「Describing actions in the Present, Future, and Past」
Japanese verbs use the same form for both the present and future tenses. The tense of the verb is made clear by the use of time adverbs or by context. Like the copula (pattern 1), Japanese verbs have plain and polite forms. The plain form (also known as dictionary form), is the form listed in dictionaries and generally used in writing and speech among family and friends. The polite form, also called the masu-form is used mainly among adults who are not close friends and in business. Japanese verbs can be separated into three groups: Regular I, Regular II, and Irregular. These are recognized as follows.
1. Regular I verbs: The dictionary form of regular I verb has a consonant plus a u-vowel ending: iku ("go"), yomu ("read")
2. Regular II verbs: The dictionary form of a regular II verb has a vowel (either e or i) and a ru ending: taberu ("eat"), miru ("see").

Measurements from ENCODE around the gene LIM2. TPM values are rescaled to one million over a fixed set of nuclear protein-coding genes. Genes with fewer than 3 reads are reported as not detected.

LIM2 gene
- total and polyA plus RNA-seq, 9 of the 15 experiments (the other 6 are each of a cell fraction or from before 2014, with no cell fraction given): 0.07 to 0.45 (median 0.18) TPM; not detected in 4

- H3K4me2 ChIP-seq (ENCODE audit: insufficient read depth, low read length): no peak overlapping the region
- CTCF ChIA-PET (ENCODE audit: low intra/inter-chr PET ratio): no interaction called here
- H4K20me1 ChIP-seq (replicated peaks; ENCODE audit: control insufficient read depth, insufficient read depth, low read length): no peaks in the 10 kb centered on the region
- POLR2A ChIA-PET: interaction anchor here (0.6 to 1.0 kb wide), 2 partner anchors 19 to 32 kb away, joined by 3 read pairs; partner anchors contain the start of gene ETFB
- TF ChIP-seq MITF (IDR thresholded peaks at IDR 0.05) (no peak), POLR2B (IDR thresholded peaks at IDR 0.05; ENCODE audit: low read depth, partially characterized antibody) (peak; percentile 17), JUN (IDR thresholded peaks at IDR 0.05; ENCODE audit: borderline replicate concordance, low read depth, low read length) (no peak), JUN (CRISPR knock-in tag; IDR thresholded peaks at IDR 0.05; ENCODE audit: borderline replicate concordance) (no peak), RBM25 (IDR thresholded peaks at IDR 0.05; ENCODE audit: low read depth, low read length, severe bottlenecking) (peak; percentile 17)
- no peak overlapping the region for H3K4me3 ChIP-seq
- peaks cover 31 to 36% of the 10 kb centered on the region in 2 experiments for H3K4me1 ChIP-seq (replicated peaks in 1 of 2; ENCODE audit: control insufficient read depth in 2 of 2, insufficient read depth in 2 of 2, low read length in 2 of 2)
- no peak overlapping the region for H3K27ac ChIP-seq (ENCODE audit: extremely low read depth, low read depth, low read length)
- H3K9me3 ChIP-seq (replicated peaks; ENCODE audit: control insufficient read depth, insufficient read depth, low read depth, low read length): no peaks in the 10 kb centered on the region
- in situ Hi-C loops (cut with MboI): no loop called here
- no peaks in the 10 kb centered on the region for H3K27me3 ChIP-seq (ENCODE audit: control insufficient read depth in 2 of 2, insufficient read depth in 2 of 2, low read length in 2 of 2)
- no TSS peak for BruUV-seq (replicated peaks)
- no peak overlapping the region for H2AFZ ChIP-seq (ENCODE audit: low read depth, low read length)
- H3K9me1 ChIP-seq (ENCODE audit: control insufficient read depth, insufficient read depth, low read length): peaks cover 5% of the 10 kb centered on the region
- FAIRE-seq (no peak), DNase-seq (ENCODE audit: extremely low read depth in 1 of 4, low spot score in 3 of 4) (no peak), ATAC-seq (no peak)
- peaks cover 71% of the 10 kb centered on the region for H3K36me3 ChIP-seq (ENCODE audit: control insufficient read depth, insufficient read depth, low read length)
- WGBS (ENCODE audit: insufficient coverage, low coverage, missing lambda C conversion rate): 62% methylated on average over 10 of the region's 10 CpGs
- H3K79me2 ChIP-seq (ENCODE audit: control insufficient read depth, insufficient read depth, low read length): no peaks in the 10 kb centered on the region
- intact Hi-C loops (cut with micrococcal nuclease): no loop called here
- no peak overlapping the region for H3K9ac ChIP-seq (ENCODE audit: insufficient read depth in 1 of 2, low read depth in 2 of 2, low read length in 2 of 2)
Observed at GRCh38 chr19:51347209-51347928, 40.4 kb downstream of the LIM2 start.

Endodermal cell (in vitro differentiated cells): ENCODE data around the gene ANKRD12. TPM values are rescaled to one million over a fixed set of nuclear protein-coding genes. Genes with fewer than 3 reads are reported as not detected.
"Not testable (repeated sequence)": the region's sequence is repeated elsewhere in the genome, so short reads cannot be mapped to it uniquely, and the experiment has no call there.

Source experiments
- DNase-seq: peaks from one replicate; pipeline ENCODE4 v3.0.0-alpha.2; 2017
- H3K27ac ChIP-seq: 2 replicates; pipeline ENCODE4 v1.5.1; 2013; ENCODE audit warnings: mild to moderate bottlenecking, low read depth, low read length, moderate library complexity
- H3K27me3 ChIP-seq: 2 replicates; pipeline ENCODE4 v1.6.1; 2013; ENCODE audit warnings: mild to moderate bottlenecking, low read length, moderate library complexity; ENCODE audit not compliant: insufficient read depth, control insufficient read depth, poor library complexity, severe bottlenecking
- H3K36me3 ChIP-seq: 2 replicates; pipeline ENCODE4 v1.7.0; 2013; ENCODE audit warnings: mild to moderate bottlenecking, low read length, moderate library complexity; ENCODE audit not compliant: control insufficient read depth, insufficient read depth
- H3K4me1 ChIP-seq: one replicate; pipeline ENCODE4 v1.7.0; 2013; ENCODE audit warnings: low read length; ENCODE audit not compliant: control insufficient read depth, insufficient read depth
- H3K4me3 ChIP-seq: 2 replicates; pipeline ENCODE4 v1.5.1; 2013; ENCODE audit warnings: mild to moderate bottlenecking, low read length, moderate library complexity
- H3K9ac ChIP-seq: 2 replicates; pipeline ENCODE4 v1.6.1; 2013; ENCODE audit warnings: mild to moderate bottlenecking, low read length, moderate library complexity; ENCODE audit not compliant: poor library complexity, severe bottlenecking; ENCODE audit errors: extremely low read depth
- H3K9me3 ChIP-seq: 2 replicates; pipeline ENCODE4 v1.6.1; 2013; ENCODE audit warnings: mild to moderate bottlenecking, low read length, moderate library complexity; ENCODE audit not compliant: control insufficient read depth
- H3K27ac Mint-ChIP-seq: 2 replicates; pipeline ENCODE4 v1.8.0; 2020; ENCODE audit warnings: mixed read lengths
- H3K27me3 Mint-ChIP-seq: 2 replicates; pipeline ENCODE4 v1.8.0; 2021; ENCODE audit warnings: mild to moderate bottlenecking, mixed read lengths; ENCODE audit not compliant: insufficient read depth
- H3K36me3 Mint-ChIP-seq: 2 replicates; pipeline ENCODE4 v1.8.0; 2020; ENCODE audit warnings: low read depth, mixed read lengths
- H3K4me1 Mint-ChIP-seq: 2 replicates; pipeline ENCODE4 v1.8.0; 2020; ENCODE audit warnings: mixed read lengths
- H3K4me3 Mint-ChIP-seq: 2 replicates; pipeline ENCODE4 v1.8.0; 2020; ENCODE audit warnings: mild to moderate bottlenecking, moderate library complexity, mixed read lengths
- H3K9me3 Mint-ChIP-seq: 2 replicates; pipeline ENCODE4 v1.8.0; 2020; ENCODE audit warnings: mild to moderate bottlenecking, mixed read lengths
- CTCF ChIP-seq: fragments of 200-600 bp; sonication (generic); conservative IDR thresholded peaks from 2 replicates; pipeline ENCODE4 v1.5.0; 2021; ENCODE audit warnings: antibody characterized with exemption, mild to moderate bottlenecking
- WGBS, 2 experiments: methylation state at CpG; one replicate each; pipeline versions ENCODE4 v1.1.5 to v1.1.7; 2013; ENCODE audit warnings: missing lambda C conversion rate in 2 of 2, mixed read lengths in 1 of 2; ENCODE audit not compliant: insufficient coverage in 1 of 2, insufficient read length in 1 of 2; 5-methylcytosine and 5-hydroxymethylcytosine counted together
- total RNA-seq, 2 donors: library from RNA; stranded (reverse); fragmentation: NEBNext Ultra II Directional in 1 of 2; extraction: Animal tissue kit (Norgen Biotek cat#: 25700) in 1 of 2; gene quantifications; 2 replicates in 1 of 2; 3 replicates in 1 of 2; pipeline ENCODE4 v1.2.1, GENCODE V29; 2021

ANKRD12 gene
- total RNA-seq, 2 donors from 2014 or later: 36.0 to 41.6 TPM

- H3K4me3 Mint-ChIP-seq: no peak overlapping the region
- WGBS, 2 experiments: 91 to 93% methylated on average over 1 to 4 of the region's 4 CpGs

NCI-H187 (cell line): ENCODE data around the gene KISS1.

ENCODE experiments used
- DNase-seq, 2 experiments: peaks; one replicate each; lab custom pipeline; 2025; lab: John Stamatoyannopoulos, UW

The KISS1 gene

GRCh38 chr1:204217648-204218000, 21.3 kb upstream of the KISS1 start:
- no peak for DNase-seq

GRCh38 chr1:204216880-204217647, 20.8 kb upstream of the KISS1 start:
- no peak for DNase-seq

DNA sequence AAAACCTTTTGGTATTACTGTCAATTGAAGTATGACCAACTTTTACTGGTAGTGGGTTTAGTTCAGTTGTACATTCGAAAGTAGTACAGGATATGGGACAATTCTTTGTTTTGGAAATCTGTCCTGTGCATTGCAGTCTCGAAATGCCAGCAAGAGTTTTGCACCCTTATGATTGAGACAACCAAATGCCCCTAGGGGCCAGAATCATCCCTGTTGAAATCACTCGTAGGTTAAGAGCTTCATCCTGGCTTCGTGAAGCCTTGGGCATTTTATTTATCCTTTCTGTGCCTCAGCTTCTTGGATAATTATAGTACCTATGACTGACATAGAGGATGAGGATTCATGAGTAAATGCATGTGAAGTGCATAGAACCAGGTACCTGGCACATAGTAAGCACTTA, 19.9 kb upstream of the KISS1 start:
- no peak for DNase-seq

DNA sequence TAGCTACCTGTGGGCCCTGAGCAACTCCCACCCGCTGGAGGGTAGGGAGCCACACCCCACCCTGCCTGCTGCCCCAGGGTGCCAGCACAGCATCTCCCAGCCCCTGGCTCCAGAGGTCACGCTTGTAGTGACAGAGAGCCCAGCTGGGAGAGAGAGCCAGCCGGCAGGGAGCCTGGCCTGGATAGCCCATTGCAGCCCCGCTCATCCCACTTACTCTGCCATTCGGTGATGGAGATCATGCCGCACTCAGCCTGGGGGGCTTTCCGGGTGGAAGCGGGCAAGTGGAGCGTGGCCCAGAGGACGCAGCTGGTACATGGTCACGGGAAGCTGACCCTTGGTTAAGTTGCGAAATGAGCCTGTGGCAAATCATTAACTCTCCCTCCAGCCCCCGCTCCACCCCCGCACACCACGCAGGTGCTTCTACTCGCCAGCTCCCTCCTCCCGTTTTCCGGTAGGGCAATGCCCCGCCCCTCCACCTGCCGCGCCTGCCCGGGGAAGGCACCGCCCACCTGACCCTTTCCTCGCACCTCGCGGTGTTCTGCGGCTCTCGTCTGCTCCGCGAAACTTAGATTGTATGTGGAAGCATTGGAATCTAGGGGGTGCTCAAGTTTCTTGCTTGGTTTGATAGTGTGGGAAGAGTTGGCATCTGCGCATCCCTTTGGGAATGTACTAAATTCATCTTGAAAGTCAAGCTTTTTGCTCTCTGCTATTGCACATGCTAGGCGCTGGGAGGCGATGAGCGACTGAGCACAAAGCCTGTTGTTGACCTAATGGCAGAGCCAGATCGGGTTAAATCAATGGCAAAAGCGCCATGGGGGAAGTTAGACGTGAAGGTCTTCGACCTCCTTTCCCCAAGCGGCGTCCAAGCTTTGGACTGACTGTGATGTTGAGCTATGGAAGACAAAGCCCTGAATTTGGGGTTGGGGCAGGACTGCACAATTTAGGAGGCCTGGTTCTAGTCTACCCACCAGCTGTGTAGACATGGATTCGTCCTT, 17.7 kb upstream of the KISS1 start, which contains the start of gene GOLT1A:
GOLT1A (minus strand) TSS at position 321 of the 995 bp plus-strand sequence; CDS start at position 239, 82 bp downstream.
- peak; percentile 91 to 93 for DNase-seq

Exceptions: Some verbs ending with -eru or -iru are Regular I verbs:
kaeru ("return home"), hashiru ("run")
3. Irregular verbs: There are only two irregular verbs kuru ("come") and suru ("do"). Suru combines with nouns to form verbs: shigoto ("work"), shigoto suru ("do work"), doraibu ("drive") doraibu suru ("go for a drive").
The particle ni following a time-noun indicates the time at which someone or something does something or something happens. Ni is optional with the four seasons, haru ("spring"), natsu ("summer"), aki ("fall"), and fuyu ("winter"). Also, certain time-nouns that refer to broader time frames, rather than to specific times do not take ni: kyō ("today"), konshū ("this week"), raigetsu ("next month"), etc.
Konsāto wa gogo hachiji ni hajimaru.
The concert starts at 8 P.M.
Kachō wa getsuyōbi ni dekakemasu.
The section chief will leave on Monday.
Sagawa-san wa raishū kimasu.
Mr. Sagawa will come next month.
Watashitachi wa haru (ni) ryokō shimasu.
We travel in the spring.
「We will take a trip in the spring.」
Hope this helps!
°˖ ✧◝(○ ヮ ○)◜✧˖ ° こゆうきあいはら °˖ ✧◝(○ ヮ ○)◜✧˖ °